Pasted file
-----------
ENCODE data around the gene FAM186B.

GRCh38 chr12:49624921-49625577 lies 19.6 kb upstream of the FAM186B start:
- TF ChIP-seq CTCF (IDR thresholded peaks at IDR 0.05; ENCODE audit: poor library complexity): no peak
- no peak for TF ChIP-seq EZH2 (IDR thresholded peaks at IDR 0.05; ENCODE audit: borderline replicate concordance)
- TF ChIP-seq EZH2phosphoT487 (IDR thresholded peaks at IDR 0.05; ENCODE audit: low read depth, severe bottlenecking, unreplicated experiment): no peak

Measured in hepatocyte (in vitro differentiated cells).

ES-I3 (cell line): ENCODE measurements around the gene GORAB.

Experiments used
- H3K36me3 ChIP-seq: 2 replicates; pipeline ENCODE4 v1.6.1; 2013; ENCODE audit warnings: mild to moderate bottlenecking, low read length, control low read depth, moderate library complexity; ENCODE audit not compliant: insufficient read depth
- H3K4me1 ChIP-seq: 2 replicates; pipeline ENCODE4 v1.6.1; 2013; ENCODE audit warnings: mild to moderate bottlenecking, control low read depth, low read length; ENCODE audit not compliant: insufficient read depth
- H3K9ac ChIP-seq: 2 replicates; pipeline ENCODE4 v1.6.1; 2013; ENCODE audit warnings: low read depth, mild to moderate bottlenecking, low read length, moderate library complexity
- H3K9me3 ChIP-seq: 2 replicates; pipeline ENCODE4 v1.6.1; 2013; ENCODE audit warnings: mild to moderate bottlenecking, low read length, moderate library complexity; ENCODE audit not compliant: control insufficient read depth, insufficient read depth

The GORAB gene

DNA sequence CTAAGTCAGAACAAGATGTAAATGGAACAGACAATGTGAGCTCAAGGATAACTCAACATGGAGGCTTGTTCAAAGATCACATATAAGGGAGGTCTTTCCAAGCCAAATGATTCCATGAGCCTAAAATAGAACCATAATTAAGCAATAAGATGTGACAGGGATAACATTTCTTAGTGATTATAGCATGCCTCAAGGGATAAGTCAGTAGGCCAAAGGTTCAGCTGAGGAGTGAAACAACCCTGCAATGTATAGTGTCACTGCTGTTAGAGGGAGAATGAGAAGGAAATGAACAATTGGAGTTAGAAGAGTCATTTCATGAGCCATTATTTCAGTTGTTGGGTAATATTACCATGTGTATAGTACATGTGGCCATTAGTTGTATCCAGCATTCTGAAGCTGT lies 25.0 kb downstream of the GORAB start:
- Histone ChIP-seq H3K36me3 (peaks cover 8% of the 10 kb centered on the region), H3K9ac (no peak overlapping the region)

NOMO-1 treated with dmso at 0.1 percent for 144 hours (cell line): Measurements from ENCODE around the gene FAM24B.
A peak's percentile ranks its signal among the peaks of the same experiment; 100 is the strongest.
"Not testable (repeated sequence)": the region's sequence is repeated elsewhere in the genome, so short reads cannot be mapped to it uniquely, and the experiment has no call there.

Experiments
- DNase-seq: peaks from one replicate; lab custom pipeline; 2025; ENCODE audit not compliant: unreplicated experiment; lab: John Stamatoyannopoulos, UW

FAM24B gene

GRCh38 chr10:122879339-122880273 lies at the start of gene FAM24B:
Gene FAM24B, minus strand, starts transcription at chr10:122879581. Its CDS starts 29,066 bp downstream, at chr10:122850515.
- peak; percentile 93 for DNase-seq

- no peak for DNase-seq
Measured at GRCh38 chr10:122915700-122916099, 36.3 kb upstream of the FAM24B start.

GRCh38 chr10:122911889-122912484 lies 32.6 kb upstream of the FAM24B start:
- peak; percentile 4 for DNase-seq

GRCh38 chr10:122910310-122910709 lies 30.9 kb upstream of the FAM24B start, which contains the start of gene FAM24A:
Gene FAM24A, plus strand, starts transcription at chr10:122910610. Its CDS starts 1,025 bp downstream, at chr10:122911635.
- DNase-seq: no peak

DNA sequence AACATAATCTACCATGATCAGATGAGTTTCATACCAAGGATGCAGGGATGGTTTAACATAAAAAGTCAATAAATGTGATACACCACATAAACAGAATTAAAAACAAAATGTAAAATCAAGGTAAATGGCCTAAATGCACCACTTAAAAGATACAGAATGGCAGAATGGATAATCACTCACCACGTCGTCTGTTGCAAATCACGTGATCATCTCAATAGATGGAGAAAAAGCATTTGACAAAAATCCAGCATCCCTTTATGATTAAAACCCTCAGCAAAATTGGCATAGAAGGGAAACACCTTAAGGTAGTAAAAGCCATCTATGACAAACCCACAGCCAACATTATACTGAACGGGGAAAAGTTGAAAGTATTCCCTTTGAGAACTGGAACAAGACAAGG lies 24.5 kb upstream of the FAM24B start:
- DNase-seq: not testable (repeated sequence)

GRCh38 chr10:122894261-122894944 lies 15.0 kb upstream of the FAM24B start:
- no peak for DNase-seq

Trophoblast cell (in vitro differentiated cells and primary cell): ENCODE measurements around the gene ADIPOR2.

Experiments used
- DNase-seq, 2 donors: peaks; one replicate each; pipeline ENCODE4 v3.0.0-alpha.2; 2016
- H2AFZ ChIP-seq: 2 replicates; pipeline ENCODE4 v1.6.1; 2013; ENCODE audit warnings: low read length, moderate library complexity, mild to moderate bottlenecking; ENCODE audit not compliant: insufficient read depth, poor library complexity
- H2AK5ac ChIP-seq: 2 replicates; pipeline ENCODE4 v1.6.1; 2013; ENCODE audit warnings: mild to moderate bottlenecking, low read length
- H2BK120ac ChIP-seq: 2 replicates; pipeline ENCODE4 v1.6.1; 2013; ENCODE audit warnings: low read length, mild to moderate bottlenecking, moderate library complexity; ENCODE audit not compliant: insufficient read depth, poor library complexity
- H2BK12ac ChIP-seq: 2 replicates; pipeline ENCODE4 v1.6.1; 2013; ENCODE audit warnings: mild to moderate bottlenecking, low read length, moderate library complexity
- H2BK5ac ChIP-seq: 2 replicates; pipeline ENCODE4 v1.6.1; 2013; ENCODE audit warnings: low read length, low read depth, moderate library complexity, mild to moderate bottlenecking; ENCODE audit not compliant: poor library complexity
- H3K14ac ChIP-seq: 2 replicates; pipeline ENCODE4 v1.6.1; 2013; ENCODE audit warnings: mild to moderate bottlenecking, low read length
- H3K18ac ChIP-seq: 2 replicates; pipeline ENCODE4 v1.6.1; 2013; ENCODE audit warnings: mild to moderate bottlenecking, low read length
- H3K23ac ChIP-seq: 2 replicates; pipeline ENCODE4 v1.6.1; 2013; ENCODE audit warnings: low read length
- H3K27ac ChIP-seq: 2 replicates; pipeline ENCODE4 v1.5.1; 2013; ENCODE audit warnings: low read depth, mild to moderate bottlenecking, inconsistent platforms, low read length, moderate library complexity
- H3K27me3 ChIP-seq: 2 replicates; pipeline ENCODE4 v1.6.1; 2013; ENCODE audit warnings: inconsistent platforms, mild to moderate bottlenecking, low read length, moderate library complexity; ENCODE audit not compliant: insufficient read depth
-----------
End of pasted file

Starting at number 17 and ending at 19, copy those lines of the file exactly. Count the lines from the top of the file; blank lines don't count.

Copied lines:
A peak's percentile ranks its signal among the peaks of the same experiment; 100 is the strongest.
"Not testable (repeated sequence)": the region's sequence is repeated elsewhere in the genome, so short reads cannot be mapped to it uniquely, and the experiment has no call there.

Experiments